To me the most insidious dynamic of racism is the collective collusion of society to use whiteness as a way to establish value, without acknowledging its existence.
I'm not sure how anyone raised in this country, who has ever read a newspaper, watched TV, looked at a fashion magazine, frequented up scale establishments, gone to movies, etc. can be so certain they were never made to feel the importance of whiteness. The only thing that explains it for me is something I learned in a graduate school psychology course: by the age of five most people begin to see only what they believe instead of believing what they see.
The former does not require that we challenge authority or those we love and ensures our sense of belonging and perhaps even our young sanity.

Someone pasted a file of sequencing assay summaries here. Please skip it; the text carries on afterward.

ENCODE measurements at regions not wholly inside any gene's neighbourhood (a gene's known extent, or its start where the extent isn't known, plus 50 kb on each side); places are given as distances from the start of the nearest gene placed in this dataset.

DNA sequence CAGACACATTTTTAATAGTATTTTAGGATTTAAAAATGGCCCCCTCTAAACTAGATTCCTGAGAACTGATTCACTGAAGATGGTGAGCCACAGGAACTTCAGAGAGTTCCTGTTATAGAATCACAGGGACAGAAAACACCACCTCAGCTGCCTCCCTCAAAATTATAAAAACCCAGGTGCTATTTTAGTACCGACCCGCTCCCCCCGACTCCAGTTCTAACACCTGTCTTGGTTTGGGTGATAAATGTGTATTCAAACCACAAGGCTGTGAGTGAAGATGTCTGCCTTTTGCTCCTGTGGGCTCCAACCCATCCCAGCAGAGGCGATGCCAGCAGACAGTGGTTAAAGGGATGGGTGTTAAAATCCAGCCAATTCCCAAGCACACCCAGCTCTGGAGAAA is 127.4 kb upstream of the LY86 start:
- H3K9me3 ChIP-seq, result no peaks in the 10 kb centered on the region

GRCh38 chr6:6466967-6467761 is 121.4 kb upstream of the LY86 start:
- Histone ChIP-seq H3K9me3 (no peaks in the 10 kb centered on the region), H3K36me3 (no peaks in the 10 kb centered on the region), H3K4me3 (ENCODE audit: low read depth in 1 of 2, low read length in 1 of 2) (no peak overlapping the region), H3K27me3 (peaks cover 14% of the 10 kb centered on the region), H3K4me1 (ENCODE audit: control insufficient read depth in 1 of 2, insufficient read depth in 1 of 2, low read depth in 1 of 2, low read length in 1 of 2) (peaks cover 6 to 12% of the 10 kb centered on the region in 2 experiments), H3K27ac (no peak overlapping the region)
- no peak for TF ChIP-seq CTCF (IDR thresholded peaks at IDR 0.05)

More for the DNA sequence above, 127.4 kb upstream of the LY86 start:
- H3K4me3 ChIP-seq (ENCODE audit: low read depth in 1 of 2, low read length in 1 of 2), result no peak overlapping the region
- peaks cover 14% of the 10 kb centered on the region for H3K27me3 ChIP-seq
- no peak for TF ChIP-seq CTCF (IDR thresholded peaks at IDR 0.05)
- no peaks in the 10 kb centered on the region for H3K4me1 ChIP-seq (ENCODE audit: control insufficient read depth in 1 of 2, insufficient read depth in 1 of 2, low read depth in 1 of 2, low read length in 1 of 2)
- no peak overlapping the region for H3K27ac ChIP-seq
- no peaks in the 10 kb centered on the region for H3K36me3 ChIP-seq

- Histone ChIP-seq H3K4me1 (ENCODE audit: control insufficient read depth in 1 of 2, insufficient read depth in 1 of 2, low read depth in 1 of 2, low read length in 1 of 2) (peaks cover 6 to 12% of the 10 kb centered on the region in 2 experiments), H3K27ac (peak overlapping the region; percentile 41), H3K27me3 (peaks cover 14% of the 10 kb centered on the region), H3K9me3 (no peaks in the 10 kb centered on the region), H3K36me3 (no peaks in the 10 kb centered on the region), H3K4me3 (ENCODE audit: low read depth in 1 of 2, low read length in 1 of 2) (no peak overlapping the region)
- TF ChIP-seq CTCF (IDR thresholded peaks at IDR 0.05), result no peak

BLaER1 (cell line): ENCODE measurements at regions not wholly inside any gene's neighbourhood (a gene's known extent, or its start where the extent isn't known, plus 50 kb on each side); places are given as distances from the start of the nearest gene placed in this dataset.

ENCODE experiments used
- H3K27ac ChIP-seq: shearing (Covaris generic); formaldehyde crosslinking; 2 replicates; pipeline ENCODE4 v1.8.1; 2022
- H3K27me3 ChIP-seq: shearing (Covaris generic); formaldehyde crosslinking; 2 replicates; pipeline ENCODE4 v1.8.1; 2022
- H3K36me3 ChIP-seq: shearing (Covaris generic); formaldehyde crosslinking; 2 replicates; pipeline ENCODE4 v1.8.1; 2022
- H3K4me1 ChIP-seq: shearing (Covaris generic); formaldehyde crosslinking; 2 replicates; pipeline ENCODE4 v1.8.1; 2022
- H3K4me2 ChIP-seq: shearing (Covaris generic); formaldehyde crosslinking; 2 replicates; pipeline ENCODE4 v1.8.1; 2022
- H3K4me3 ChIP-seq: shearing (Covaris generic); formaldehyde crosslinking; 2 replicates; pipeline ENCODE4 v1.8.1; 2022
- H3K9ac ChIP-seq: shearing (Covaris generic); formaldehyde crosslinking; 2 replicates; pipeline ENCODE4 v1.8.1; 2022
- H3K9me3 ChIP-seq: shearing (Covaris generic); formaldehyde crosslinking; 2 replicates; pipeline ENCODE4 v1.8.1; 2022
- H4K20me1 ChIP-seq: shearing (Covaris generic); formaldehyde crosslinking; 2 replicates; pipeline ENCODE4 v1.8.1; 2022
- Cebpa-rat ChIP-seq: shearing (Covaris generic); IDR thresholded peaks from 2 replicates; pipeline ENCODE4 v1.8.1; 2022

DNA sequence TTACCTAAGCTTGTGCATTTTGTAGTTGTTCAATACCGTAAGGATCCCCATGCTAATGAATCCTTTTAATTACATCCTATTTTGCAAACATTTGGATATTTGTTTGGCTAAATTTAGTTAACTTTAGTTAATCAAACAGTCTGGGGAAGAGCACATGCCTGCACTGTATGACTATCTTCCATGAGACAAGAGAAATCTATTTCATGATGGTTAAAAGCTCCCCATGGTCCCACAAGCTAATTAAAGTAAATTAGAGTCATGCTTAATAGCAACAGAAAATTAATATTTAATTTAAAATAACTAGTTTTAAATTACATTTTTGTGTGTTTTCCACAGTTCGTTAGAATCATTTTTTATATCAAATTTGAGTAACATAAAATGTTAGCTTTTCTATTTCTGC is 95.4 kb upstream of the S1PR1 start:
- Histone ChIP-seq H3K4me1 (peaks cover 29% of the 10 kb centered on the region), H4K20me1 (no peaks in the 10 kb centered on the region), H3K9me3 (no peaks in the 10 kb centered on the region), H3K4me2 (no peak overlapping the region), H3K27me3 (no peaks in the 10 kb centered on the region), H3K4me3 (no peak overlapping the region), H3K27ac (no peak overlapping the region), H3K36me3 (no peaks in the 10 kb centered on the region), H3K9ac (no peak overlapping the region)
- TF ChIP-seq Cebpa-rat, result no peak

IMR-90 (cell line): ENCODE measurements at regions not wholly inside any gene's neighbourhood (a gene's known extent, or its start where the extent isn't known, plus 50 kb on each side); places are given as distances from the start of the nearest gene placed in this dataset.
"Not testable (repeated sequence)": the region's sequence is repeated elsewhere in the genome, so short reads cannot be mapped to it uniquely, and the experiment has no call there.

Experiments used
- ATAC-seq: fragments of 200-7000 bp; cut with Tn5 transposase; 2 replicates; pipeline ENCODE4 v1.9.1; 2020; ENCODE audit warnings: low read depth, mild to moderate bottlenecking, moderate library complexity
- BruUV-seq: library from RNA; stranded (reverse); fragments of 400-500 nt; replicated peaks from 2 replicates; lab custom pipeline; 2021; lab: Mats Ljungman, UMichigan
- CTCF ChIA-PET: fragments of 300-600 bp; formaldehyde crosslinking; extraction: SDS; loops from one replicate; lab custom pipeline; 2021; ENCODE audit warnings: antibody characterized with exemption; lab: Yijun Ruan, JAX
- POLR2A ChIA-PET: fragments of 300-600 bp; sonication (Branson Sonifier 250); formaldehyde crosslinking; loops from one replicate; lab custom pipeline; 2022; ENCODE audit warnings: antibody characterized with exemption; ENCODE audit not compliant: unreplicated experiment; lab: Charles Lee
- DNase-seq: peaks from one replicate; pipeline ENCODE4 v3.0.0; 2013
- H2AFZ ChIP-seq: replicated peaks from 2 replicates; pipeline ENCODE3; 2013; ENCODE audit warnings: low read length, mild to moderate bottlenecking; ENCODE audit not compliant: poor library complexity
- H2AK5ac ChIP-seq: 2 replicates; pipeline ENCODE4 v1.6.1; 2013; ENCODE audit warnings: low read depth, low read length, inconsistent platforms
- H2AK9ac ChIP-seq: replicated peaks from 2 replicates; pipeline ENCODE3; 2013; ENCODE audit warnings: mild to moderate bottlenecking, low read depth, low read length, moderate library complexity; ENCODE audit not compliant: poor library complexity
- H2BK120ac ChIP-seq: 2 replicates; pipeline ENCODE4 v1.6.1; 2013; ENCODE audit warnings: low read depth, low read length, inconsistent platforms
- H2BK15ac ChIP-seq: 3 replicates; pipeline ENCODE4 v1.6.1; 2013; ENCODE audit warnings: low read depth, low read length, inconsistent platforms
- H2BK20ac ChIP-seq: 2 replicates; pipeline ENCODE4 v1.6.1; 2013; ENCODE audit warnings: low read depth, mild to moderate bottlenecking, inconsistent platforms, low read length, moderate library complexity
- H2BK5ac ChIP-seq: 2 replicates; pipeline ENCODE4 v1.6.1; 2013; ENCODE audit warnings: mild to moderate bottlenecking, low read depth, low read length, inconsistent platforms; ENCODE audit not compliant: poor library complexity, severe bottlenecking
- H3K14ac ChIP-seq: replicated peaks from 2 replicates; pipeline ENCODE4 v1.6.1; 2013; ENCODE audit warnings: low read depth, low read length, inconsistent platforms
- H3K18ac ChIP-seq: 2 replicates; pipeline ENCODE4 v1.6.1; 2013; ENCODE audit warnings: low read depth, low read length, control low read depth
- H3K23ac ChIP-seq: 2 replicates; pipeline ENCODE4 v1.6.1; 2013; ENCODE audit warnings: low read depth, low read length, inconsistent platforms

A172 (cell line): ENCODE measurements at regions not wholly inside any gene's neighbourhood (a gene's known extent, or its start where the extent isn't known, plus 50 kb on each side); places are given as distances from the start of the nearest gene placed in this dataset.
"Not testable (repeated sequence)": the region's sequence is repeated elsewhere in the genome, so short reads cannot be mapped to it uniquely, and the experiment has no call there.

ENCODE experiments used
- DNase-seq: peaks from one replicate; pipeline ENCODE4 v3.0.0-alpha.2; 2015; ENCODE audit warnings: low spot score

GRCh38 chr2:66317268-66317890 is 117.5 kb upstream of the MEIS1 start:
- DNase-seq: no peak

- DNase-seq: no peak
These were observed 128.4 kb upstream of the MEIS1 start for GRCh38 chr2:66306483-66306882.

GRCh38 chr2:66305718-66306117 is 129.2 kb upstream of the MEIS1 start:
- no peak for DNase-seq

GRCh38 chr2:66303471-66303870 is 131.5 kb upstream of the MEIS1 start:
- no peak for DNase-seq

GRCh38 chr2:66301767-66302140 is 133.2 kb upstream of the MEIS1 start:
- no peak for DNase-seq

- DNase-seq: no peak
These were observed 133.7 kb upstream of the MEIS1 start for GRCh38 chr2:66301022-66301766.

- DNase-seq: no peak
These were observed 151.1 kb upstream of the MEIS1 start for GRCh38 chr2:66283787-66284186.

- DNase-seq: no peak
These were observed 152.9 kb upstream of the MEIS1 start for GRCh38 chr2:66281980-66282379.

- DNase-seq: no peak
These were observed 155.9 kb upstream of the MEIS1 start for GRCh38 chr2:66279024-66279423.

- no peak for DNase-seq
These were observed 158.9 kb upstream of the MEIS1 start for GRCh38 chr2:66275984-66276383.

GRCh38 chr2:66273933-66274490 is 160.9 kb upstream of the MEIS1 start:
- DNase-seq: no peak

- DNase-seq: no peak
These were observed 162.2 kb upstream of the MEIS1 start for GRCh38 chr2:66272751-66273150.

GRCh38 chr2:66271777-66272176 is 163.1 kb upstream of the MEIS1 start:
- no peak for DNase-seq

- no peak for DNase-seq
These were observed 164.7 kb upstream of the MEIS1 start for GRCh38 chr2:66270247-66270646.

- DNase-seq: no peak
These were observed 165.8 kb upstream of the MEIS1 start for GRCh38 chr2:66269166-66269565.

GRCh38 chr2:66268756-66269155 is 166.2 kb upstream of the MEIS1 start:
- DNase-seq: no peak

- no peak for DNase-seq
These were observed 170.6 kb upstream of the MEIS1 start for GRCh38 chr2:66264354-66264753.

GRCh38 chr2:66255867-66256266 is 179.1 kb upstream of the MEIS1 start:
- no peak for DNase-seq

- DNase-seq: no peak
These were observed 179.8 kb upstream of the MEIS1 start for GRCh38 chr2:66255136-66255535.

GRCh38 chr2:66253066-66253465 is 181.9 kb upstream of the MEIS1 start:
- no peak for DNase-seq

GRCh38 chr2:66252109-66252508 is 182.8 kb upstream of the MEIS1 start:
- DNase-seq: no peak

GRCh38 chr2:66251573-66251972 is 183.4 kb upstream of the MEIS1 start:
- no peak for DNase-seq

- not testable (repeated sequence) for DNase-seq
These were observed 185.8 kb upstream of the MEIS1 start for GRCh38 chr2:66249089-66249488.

But there comes a time to grow up.
Jonathan Odell is the author of the acclaimed novel The Healing explores the subversive role of story in the healing of oppressed people. Other works by Odell include MIss Hazel and the Rosa Parks League the story of young mothers, one white and one black who share the devastating loss of children, and a loathing for one another. His first novel, The View from Delphi, deals with the struggle for equality in pre-civil rights Mississippi. .
Born in Mississippi, Odell grew up in the Jim Crow South and became involved in the civil rights movement in college.
Odell is presently working on a volume of personal essays tentatively titled: Growing Up a Gay Fundamentalist Southern Baptist in Mississippi, or, God What Were You Thinking?
Time to Grow Up
On Believing and Seeing